I hope you can see, therefore, the important role that respect pays in the practice of the Dhamma. If we listen respectfully to the teacher’s instructions, we will learn much more quickly, and avoid unskilful paths that only lead to more suffering. Even if the teacher explains something wrongly, if one listens respectfully, one will not be misled, but will realise that the teacher hasn’t explained it very clearly, or that one may have misunderstood what he meant. One will seek a second opinion or refer to the relevant books to clarify the teacher’s instruction, or proceed carefully, trusting one’s own experience.

Continuity

Nothing worthwhile can be achieve in a short time unless one has done a lot of preparation. Consider how long the Bodhisatta had to strive to achieve his goal. To gain enlightenment took him only about twelve hours of continuous meditation once he had gained the right method, but to get to that advanced stage of preparedness he had to struggle hard for much longer.

Someone on a Buddhist forum, referring to the Venerable Ānanda’s striving for Arahantship, wrote that after practising walking meditation for the whole night without achieving his goal, he gave up and went to rest.  I don’t see it the same way. Venerable Ānanda didn’t give up at all. After practising walking meditation for the whole night he reflected, “The Buddha said that my perfections are mature enough to gain Arahantship, yet though I have tried my hardest for the whole night, I haven’t yet reached the goal. I must have been exerting too hard, making the mind distracted and restless. I need to regain mental balance by adopting a posture more conducive to tranquillity.” So he went and sat on the edge of his bed, and lay down to rest the body for a while. He did not give up mindfulness for one moment, but continued to note mindfully all actions and movements of the body as he adjusted his posture. After sitting on his bed, he gained Once-returning, Non-returning and, finally, Arahantship before his head touched the pillow. This very rapid attainment by the Venerable Ānanda was the result of continuity of practice throughout the whole night without a break. It was not the result of “giving up.”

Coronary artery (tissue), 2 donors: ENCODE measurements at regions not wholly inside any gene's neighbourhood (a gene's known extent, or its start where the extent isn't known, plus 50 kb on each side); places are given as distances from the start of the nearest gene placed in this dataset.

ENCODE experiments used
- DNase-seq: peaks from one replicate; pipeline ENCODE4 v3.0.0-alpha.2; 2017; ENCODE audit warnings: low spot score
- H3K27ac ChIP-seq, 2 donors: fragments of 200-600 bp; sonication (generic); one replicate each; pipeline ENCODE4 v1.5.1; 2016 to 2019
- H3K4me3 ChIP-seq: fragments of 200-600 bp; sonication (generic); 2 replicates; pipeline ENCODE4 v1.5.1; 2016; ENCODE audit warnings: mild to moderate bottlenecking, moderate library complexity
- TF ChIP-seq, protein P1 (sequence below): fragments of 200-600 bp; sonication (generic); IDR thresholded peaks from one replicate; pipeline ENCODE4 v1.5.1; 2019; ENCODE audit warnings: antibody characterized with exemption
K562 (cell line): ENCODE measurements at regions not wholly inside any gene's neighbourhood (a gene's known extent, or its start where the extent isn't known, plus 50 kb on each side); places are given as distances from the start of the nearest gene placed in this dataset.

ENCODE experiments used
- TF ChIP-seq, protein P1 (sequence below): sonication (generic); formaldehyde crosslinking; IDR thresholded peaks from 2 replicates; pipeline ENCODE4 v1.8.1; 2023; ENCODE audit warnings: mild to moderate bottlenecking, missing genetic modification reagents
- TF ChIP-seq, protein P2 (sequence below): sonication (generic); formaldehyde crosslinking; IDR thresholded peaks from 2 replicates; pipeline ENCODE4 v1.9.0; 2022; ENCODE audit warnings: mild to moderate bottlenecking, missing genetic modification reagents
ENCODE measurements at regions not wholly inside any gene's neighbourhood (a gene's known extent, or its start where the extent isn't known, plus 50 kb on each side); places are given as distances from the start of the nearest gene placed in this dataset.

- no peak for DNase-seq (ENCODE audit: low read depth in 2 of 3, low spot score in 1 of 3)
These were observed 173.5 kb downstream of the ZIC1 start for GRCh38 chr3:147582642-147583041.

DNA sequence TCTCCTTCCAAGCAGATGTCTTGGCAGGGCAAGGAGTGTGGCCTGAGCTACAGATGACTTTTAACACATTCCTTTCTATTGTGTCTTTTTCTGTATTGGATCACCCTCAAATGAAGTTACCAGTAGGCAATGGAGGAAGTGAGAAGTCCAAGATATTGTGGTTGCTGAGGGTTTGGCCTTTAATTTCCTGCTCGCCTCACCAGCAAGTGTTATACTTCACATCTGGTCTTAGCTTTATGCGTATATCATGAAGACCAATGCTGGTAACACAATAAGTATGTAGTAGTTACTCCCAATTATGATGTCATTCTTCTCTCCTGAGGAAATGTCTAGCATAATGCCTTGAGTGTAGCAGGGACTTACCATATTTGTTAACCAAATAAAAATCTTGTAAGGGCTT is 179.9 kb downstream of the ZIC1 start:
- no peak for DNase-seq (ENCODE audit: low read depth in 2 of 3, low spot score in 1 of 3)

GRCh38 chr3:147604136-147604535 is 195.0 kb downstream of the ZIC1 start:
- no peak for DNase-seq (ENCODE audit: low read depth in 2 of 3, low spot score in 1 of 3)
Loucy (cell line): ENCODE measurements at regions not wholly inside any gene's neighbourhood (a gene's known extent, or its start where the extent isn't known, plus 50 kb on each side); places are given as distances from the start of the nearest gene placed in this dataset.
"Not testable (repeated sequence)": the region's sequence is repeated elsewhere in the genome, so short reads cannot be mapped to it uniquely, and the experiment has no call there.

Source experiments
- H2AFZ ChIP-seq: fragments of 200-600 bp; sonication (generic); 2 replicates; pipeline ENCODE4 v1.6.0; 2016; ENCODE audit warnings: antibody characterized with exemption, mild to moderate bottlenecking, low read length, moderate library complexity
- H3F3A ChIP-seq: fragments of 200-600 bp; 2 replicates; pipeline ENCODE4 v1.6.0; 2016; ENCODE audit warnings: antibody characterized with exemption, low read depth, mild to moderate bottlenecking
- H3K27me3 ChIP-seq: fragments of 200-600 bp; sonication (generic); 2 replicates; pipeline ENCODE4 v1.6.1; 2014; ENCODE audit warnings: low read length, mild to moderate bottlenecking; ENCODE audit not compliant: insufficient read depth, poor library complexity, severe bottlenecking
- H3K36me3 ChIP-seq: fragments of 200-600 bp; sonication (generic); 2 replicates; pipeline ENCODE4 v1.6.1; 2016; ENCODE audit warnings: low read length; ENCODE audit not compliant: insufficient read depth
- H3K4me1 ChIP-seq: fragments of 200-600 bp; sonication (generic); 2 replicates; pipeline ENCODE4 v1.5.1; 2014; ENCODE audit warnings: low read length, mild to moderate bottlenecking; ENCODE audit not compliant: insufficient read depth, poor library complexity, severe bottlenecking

Be careful when you listen to this story. Enlightenment is not to be gained by lying down on the bed — unless you have excellent knowledge and wisdom like Venerable Ānanda, and have been striving hard all night practising intensive walking meditation.

When we practise meditation seriously, we should be prepared for an endurance race, not a sprint. Ten days is nothing if we compare it to six years. To gain enlightenment and escape from rebirth could not be such a simple task. If we speak of striving for at least eighteen hours a day, continuously for many days, people say that we are fanatics, that we are not teaching the Middle Path. What do you think? Are we fanatics, or are those people just lazy and far away from understanding the right method?

Cultivating Suitability

The meditator’s attitude should be very different to the average person. The average person quickly becomes bored with meditation if asked to practice for the entire day and late into the night. It is not easy even for experienced meditators to sustain effort for a long time. One needs to cultivate the right conditions to stir up effort and deepen concentration. A meditator should avoid worldly thoughts and activities. This is doubly difficult to achieve at home. It is also hard to achieve in many monasteries that I have stayed at. The Buddha’s advice is to go to a forest, to the root of a tree, or to an empty place.